Blog Banner

The Six Cultural Elements You Need To Engage in Successful Collaboration

Before engaging in a collective impact initiative or collaborative work, it’s important for an organization to think through its cultural readiness. Are you prepared to be a contributing member of a collaborative alliance?

The Six Cultural Elements You Need To Engage in Successful Collaboration

Here are a few things we’ve learned about what it takes to engage in successful collective impact partnerships:

Great Reward Is Not Without Risk

To successfully collaborate, you need a culture that embraces a certain level of entrepreneurship, ambiguity, and experimentation. There’s going to be an inherent element of risk with any collective impact initiative work, but that’s what it takes to achieve great things.

“In a collective impact initiative or collaboration, transparency and vulnerability are strengths.”

Open Communication Is The Key To Success

It’s like most partnerships in life: you’ve got to talk things through in order for it to work. A culture that promotes internal dialogue and continued learning is on the right path. Being more open within one’s own organization can translate into a willingness to engage well with other collaborative partners.

Sharing Works!

Successful members of a collective impact will have leaders who are willing to break down borders and openly share information with those external to their own organization. In order to leverage the collective’s full potential, partners must also be able to recognize where their knowledge is lacking and where their capacities can be improved. In a collective impact initiative or collaboration, transparency and vulnerability are strengths.

Good Things Take Time. Great Things Take A Long Time

There may be little wins along the way, but real success takes time. In general, collaborative work takes years to achieve full impact, and it is important to realize that there will be no instant gratification. This can sometimes be hard for board members and CEOs who want to see immediate return on investment. These alliances can sometimes be 10 to 20-year initiatives, so those involved need to know that they are in it for the long haul.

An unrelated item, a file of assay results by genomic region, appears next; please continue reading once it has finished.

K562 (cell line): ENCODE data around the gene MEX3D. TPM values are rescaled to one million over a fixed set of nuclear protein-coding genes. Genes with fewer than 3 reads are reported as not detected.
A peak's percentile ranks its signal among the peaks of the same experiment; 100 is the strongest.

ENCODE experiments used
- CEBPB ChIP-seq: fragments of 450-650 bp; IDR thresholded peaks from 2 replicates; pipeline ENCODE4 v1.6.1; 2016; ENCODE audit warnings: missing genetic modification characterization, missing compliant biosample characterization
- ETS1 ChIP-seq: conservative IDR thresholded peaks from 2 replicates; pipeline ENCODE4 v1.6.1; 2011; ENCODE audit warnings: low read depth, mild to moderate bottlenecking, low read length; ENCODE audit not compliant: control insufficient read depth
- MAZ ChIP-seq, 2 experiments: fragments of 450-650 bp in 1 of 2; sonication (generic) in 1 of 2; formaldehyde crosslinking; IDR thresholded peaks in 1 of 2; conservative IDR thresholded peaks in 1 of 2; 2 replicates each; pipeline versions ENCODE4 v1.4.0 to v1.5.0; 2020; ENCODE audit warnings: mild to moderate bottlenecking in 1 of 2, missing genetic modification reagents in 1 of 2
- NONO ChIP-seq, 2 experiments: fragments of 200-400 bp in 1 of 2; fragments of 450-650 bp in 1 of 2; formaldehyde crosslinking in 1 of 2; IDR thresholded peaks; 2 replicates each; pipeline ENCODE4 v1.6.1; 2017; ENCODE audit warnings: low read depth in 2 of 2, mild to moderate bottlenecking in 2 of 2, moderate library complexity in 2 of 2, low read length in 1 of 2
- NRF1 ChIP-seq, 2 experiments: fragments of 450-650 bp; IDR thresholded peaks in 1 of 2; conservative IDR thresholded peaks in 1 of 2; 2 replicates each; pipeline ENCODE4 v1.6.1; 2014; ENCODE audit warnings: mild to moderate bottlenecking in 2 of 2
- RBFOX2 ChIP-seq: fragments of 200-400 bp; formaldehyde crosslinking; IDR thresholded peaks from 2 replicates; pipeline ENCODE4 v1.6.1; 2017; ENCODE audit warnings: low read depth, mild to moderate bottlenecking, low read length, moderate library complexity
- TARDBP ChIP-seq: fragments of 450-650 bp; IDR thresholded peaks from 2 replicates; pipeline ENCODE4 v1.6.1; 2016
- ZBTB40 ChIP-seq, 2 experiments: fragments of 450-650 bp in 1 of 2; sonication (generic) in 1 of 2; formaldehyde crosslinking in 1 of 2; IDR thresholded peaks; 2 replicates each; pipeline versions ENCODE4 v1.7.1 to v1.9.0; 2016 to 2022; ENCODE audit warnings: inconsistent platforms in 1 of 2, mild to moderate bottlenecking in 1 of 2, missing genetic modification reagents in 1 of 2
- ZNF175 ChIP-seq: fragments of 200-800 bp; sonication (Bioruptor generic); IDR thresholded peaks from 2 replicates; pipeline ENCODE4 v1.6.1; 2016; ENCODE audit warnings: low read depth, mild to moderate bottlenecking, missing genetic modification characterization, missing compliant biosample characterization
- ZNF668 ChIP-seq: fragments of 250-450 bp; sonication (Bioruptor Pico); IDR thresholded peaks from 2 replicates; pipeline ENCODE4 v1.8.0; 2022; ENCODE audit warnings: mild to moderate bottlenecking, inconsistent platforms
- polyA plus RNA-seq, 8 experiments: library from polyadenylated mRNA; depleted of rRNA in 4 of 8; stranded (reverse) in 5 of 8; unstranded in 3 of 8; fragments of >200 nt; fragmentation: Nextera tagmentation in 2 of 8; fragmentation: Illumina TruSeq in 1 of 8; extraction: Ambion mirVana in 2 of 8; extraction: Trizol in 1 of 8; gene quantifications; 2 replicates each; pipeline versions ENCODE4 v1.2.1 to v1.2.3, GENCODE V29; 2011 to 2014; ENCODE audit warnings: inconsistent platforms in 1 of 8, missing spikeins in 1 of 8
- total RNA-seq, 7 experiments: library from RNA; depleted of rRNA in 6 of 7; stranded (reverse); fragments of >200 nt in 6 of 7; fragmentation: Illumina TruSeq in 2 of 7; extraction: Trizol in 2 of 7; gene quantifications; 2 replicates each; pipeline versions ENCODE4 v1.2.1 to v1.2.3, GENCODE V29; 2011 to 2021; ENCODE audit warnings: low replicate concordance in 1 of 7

You’ve Got To Roll With The Punches

These are long-term efforts, and strategies will no doubt change as the initiative takes shape and evolves. Anticipate changes and constantly scan environmental factors to ensure that the collective handles the challenges thrown at it. If you’re willing to admit that a new approach may be needed and accept that processes will change, be flexible and meet others half way, then they’re likely to do the same for you.

It Takes Everyone Onboard To Achieve Results

A collective impact initiative needs full commitment from its key decision makers. Because these initiatives are made up of many partners across a variety of sectors and take a long time to carry out, they have the potential to become messy and disorganized at times. When times get tough it can be tempting to back out, but full commitment from key stakeholders can help to see the project through to its ultimate goal. You need strong leaders with the patience and dedication to stick it out.

From an organization’s cultural perspective, the overall approach to take when entering into a collective impact initiative should be one of flexibility, cooperation, and long-term dedication. In working together, organizations need to be ready for, and welcome, culture, strategy, and business model changes. Successful alliances happen when all parties know what they are getting involved with and how far they are willing to go to achieve the common goal. So prepare, adapt, and stay the course.

Emily Hall

Emily Hall

Emily Hall, Olive Grove’s Founder & CEO, has provided strategic consulting services to thousands of community leaders, social entrepreneurs, nonprofits, board members, corporations, governments and philanthropists over two decades. She has enhanced the impact of organizations of every size, sector, stage of development, and mission focus, and helped individuals focusing their giving for maximum impact.